Walelign, a TRIO Starting Point student, has been offered a five week research experience with The Delaware Water Gap National Recreation Area (DEWA) through the North Star STEM Alliance. Research study: In October, 2015, a non-native, female Rusty Crayfish (Orconectes rusticus) was discovered for the first time in DEWA, in one of the ponds that is immediately adjacent to, and drains into, VanCampens Brook. Rusty Crayfish can dramatically alter aquatic ecosystems, and they threaten the ecological integrity and recreational values of the lakes, ponds, and streams in DEWA and the Delaware River. In particular, they are an imminent threat to the ecological integrity of VanCampens Brook.
North Star STEM Alliance students are to assist with crayfish surveys in the lakes, ponds, and streams in DEWA to determine the presence or absence of Rusty Crayfish and other crayfish species. Surveys will initially focus in and around VanCampens Brook and Watergate Pond #10 where the Rusty Crayfish was found in October, 2015.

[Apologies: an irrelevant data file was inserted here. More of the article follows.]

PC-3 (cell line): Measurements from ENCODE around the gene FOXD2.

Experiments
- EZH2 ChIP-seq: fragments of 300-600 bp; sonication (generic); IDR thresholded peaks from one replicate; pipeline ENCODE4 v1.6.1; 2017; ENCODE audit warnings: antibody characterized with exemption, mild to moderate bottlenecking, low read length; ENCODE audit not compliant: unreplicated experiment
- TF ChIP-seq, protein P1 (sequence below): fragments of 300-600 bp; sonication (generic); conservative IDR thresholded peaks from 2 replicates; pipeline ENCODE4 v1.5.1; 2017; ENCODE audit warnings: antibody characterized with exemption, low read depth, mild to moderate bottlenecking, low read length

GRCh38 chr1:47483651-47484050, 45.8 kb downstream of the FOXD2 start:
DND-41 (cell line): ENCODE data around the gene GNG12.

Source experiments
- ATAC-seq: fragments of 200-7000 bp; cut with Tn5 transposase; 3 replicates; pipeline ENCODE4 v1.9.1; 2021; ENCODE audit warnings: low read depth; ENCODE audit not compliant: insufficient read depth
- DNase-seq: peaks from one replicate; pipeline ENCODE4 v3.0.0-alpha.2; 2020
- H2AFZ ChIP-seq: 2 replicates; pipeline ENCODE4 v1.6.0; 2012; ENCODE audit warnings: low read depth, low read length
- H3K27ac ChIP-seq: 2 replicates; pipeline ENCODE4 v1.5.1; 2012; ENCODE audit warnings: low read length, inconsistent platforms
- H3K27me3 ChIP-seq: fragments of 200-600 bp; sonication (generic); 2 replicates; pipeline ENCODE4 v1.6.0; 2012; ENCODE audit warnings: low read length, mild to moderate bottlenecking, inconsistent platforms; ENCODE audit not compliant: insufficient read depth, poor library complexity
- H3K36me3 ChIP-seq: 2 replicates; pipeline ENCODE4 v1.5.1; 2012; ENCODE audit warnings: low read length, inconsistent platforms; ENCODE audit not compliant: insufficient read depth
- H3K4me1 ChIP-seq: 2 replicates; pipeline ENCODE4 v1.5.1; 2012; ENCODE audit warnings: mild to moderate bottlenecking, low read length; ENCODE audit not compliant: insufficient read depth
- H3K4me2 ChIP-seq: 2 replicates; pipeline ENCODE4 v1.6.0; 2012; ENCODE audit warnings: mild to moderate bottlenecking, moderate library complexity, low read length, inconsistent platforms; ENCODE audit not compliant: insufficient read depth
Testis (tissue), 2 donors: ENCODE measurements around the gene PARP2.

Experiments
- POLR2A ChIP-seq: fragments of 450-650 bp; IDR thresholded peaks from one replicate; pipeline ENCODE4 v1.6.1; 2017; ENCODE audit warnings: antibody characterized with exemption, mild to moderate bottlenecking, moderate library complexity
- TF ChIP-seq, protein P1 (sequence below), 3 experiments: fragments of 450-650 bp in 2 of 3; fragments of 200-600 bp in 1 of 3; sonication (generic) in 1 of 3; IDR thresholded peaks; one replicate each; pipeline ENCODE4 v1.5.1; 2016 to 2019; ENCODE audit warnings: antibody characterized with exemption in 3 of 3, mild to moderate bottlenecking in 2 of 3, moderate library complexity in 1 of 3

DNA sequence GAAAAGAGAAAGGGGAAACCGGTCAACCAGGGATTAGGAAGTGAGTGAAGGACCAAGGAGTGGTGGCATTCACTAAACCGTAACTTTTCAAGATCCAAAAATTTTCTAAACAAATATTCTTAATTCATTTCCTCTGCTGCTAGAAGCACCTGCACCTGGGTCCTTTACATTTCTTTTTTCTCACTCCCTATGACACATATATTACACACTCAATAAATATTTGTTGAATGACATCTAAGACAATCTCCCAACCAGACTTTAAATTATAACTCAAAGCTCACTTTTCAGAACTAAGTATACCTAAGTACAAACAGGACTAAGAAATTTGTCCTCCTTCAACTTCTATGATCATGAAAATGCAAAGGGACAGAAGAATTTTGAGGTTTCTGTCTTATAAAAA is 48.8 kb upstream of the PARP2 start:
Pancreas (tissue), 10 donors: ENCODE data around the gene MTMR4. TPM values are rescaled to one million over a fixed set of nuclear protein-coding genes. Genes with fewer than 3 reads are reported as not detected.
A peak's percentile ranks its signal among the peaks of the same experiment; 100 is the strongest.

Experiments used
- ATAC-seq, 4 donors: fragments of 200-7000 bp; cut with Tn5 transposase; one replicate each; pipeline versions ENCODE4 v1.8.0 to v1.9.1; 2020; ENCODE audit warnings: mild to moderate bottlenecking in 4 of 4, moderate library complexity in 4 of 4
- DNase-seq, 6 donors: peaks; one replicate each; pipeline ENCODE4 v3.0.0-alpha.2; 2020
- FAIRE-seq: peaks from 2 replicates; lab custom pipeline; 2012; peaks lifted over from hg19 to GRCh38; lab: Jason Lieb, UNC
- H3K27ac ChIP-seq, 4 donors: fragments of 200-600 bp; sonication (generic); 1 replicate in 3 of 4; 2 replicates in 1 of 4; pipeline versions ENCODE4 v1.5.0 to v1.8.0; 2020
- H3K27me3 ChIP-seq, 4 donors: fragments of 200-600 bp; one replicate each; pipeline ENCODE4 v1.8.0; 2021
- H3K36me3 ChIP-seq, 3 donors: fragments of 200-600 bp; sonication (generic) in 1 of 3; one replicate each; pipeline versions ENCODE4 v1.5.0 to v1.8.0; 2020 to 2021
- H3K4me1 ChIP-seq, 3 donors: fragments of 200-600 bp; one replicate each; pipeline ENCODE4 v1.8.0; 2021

Walelign was born in Ethiopia but lived in Kenya most of his life with his family. In 2012 he traveled to Minnesota to pursue his educational goals. Walelign is an alumni from the TRIO Educational Opportunity Center, and a current student with TRIO Starting Point at MCTC. He is currently a student in the Mathematics program, a member of NSBE (National Society of Black Engineers), and a member of North Star STEM Alliance. After graduation, Walelign plans to transfer to the University of Minnesota for the Environmental Engineering program, and then return to Africa to work on clean water initiatives.
Congratulations Walelign!Tags: Student News, Student Success